importance attached to the testimony
of Paul Hippauf, "th only person in
the house not a blood relative." The
defendant, he said, as soon as he got
home, rushed into Hippauf's room, so
that the latter might remember his
coming. That was one minute be
I have always thought that the
defendant wanted to kill a rabbit that
night to account for the presence of
blood. He wanted to get out of the
presence of his family. He was out
doors for an indefinite time. He was
out destroying the evidence of his
guilt he was hiding that overcoat. He
was washing out those crimson stains
which were crying out against him:
'You, Dr. Koch, killed Louis A. Geb
Emphasizes Poison Evidence.
General Childs said that it had al
ways seemed to him that the poison evi
dence was marvelous in its consistency
in the number of facts. The man who
slew Dr. Gebhardt was the man who
sent the poison to him. The man who
stole those strychnine tablets, he said,
was close to Dr. Strickler, from whose
case or grip they were taken.
Dr. Strickler had such a blue bromo
bot#o standing on his shelf in this
waitingroom closet, easily accessible to
the defendant. The defendant had re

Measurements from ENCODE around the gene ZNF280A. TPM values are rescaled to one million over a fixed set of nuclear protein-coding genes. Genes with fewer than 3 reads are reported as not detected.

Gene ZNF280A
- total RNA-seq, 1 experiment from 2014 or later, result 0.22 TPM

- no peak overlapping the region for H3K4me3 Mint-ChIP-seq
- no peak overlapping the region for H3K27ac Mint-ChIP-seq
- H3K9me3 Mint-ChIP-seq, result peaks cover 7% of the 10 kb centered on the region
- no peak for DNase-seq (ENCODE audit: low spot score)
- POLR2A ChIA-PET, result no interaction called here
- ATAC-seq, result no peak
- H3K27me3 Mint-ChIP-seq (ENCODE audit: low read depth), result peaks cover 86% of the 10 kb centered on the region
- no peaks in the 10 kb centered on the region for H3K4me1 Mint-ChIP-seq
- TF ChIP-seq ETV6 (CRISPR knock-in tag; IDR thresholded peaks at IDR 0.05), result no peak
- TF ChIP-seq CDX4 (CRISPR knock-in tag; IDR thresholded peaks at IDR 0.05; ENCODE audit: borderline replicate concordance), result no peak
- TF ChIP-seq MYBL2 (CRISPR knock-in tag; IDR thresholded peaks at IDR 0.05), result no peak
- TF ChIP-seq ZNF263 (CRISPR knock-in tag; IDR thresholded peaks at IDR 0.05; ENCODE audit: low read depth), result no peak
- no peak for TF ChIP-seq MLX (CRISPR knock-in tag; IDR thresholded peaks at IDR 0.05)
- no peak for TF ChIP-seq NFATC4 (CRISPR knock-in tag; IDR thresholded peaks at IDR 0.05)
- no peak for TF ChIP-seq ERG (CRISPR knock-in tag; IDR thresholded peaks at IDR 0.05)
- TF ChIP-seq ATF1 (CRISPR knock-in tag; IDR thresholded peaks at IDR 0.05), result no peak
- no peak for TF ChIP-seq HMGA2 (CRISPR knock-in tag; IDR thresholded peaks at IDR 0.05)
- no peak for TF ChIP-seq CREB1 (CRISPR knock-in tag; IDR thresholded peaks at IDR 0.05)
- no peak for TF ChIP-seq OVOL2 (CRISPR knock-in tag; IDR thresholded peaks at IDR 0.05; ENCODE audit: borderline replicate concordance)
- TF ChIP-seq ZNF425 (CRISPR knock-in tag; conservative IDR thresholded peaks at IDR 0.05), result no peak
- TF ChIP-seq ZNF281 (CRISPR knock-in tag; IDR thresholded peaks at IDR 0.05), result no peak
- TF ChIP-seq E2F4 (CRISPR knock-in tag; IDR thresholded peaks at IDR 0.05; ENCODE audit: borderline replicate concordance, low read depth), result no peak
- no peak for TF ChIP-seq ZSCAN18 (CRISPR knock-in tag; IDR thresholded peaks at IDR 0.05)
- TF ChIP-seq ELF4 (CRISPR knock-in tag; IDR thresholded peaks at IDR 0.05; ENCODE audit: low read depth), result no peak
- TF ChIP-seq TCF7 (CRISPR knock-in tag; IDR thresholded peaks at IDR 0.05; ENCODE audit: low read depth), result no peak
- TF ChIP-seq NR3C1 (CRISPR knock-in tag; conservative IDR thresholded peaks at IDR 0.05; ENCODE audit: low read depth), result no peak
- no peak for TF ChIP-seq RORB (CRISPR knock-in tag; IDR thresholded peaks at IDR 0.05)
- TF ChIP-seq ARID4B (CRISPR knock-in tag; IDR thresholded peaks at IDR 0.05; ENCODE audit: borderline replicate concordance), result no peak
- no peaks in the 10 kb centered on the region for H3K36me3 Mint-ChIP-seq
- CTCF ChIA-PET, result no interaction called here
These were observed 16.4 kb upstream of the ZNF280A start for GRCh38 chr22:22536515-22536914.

ceived from the Parke-Davis company
of Minneapolis about such a box as was
sent to Dr. Gebhardt. There was a
typewriter in the office across the hall
from the defendant, just Buch a type
writer with its peculiarity of alignment
as the one on which the poison box was
Scouts Somsen's Evidence.
The speaker referred to the testimony
of Henry Somsen, brother-in-law of the
defendant, that three days after the
murder, Mr. Somsen found a small blue
box, just like Dr. Gebhardt received,
on a shelf in Dr. Koch's office.
He said that when suspicion gathered
around the defendant it became neces
sary to account in some way for the dis
appearance of the blue box from his
office. No man in the city of New TJlm,
save only the defendant and his brother
in-law, knew of the finding of that blue
box. Why did they not Dring in Dr.
Strickler, Dr. "Vogel, Mr. Barnes, whose
offices adjoin, or some other reputable
citizen, to prove that the box really
was found in the defendant's office?
No, they did- not do that," said
General Childs, "only the defendant
and his relatives. No other knew of it.
You will not believe this testimony."
Opportunity to Do the Murder.
The defendant's opportunity to com
mit the crime was next discussed. Gen
eral Childs told of Dr. Koch being at
the barber shop at 9:20 or 9:23, his
assing the Eeview office in view of the
within some time before 9:30 of
the sound of footsteps ascending the
stairs to Dr. Gebhardt's office.
"Counsel for the defense have ar-
gued," said he, "that the very act
that the murderer stamped heavily up